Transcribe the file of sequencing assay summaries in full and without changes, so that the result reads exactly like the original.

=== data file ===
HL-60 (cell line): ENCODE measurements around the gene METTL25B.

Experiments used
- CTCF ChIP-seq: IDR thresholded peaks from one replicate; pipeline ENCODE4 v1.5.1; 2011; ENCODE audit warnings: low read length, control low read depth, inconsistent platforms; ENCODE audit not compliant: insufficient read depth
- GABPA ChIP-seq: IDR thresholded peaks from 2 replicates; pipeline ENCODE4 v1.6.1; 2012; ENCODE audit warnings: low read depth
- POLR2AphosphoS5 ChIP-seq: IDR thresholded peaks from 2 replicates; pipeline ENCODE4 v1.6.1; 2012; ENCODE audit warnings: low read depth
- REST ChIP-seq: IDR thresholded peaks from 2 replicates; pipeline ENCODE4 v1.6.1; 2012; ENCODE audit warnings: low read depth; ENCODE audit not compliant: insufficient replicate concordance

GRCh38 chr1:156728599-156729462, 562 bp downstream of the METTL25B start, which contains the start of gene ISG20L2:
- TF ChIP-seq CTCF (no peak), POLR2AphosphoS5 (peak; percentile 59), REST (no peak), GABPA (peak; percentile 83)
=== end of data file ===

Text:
HL-60 (cell line): ENCODE measurements around the gene METTL25B.

Experiments used
- CTCF ChIP-seq: IDR thresholded peaks from one replicate; pipeline ENCODE4 v1.5.1; 2011; ENCODE audit warnings: low read length, control low read depth, inconsistent platforms; ENCODE audit not compliant: insufficient read depth
- GABPA ChIP-seq: IDR thresholded peaks from 2 replicates; pipeline ENCODE4 v1.6.1; 2012; ENCODE audit warnings: low read depth
- POLR2AphosphoS5 ChIP-seq: IDR thresholded peaks from 2 replicates; pipeline ENCODE4 v1.6.1; 2012; ENCODE audit warnings: low read depth
- REST ChIP-seq: IDR thresholded peaks from 2 replicates; pipeline ENCODE4 v1.6.1; 2012; ENCODE audit warnings: low read depth; ENCODE audit not compliant: insufficient replicate concordance

GRCh38 chr1:156728599-156729462, 562 bp downstream of the METTL25B start, which contains the start of gene ISG20L2:
- TF ChIP-seq CTCF (no peak), POLR2AphosphoS5 (peak; percentile 59), REST (no peak), GABPA (peak; percentile 83)